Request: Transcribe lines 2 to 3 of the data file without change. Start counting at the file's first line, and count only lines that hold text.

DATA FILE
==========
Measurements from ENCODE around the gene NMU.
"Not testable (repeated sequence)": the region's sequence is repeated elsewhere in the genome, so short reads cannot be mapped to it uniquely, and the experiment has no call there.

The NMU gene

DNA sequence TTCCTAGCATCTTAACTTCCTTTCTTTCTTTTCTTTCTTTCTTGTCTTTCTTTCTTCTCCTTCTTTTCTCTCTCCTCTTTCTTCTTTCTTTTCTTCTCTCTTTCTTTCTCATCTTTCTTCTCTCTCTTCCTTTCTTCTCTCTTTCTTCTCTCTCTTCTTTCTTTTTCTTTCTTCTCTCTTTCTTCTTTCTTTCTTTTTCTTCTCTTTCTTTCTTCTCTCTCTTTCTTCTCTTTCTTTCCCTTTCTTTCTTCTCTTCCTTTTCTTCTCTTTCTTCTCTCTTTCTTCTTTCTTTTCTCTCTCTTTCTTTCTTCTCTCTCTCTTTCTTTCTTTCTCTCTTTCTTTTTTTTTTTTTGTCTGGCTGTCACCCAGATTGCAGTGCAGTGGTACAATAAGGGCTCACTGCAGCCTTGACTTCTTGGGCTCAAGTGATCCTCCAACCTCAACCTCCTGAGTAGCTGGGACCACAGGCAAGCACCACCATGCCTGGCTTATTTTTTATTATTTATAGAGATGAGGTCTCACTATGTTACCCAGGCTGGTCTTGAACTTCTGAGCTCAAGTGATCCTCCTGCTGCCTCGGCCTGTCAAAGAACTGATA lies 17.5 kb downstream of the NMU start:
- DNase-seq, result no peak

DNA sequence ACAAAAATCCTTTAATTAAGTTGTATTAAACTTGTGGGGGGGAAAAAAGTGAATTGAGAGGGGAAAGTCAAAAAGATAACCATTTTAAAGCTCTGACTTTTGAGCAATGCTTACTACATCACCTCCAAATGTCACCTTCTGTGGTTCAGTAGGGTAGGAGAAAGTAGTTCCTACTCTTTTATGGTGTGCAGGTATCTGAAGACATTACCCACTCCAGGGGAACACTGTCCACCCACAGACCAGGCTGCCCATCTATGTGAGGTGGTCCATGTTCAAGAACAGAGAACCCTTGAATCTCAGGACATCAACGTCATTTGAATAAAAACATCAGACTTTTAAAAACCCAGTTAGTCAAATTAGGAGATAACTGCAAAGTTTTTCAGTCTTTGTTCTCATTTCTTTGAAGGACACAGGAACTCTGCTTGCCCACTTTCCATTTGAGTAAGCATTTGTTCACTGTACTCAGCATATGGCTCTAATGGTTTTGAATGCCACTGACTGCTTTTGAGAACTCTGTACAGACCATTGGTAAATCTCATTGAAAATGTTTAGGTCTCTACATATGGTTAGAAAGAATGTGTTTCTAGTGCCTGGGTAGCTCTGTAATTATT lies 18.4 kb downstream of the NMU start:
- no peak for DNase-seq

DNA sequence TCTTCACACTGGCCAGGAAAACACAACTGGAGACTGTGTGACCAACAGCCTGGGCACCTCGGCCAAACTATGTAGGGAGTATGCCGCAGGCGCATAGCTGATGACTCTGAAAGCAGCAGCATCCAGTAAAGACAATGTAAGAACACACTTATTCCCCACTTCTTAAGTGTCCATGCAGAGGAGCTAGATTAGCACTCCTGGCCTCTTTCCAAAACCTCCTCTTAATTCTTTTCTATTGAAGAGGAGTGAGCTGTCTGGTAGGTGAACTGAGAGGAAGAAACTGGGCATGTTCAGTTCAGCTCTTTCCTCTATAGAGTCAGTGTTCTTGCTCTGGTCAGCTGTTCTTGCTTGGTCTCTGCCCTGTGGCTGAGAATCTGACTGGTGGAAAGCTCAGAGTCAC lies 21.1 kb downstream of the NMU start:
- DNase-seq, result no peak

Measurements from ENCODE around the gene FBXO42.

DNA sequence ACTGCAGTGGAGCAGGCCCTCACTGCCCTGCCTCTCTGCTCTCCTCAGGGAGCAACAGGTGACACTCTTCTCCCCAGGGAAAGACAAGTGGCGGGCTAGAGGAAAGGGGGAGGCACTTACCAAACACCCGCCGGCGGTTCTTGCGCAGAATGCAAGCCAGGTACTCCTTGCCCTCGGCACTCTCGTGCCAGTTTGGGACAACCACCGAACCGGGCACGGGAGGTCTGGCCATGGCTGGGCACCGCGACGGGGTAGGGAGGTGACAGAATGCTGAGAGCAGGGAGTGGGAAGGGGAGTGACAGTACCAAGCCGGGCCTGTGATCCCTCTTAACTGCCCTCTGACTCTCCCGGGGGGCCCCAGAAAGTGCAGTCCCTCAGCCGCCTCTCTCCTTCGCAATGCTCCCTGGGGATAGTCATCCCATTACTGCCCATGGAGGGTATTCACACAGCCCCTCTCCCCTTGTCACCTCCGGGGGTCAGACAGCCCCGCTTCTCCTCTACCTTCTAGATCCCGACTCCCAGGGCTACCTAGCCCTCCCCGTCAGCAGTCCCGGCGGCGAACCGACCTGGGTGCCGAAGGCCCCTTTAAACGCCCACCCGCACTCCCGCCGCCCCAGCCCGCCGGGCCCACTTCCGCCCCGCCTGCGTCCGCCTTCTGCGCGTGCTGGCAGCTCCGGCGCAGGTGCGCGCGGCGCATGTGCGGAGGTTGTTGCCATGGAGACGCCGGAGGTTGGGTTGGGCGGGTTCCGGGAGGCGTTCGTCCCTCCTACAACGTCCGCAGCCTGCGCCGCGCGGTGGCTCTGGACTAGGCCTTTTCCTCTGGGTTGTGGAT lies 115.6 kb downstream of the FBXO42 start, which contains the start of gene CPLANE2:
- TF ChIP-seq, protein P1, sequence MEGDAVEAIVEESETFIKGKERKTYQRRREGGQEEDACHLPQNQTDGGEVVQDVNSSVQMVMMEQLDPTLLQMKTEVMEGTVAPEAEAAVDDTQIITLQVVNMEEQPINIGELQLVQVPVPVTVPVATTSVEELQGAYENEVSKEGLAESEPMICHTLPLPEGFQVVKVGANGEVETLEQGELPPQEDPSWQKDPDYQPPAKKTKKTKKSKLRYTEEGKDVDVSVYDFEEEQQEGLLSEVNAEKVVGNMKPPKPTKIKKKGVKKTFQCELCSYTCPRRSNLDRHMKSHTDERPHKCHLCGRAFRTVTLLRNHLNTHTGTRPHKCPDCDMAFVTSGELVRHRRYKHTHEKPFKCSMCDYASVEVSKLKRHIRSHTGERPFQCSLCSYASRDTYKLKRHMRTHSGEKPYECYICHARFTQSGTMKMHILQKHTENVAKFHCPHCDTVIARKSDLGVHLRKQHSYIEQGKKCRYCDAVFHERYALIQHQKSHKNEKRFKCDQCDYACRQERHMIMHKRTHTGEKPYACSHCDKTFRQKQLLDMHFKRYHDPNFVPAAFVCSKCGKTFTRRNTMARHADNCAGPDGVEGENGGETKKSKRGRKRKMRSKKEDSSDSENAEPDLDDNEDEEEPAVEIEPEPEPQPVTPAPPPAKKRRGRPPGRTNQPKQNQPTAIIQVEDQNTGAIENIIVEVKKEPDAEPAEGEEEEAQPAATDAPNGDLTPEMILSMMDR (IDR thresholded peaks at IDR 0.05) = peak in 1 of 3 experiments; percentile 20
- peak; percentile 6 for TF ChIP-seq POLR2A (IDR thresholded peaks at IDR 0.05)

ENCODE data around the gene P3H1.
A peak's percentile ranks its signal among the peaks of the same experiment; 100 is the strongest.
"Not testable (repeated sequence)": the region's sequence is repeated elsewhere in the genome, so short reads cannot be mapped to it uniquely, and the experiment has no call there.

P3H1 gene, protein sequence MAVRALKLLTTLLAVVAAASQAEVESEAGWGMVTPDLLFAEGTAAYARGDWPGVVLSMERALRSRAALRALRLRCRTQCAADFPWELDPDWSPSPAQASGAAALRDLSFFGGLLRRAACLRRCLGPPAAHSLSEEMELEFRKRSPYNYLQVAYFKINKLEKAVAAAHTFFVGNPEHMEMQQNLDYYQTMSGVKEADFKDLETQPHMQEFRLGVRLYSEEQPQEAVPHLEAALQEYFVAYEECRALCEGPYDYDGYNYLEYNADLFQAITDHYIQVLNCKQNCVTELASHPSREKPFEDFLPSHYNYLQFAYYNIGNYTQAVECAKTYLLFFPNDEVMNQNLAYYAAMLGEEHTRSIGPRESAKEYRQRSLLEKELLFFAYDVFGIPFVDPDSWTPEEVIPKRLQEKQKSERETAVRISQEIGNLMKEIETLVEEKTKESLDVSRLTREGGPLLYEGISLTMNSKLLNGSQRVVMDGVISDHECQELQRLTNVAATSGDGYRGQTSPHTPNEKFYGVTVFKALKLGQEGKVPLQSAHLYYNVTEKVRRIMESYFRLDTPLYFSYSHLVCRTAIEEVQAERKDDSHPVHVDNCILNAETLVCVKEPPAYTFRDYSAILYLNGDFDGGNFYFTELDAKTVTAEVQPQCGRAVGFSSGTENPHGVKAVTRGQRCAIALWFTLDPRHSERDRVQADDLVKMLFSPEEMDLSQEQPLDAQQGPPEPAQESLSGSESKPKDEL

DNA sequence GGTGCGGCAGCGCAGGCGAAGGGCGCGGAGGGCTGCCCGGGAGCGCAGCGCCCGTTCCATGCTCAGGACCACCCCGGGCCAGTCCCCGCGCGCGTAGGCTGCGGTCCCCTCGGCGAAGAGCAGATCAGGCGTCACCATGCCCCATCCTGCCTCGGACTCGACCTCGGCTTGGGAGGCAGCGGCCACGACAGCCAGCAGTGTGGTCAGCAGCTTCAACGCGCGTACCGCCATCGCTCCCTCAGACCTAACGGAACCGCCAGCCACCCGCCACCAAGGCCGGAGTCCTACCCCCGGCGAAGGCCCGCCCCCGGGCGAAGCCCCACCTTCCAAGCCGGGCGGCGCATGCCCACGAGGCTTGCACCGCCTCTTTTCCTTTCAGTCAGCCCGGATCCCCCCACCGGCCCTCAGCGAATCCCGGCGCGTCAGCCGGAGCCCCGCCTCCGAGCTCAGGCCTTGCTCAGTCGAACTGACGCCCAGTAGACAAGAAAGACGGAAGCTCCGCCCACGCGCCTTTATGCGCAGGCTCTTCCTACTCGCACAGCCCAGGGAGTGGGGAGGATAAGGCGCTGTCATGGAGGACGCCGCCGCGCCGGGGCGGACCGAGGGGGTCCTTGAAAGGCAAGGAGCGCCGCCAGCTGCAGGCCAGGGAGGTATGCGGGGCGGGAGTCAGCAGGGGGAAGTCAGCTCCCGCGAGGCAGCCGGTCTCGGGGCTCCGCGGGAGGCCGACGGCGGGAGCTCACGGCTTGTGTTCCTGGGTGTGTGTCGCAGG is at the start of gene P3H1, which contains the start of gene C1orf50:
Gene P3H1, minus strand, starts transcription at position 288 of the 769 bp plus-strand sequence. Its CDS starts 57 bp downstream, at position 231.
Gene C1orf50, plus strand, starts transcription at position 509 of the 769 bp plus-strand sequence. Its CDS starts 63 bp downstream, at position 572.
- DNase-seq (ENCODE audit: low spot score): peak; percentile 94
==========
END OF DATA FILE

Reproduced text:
"Not testable (repeated sequence)": the region's sequence is repeated elsewhere in the genome, so short reads cannot be mapped to it uniquely, and the experiment has no call there.

The NMU gene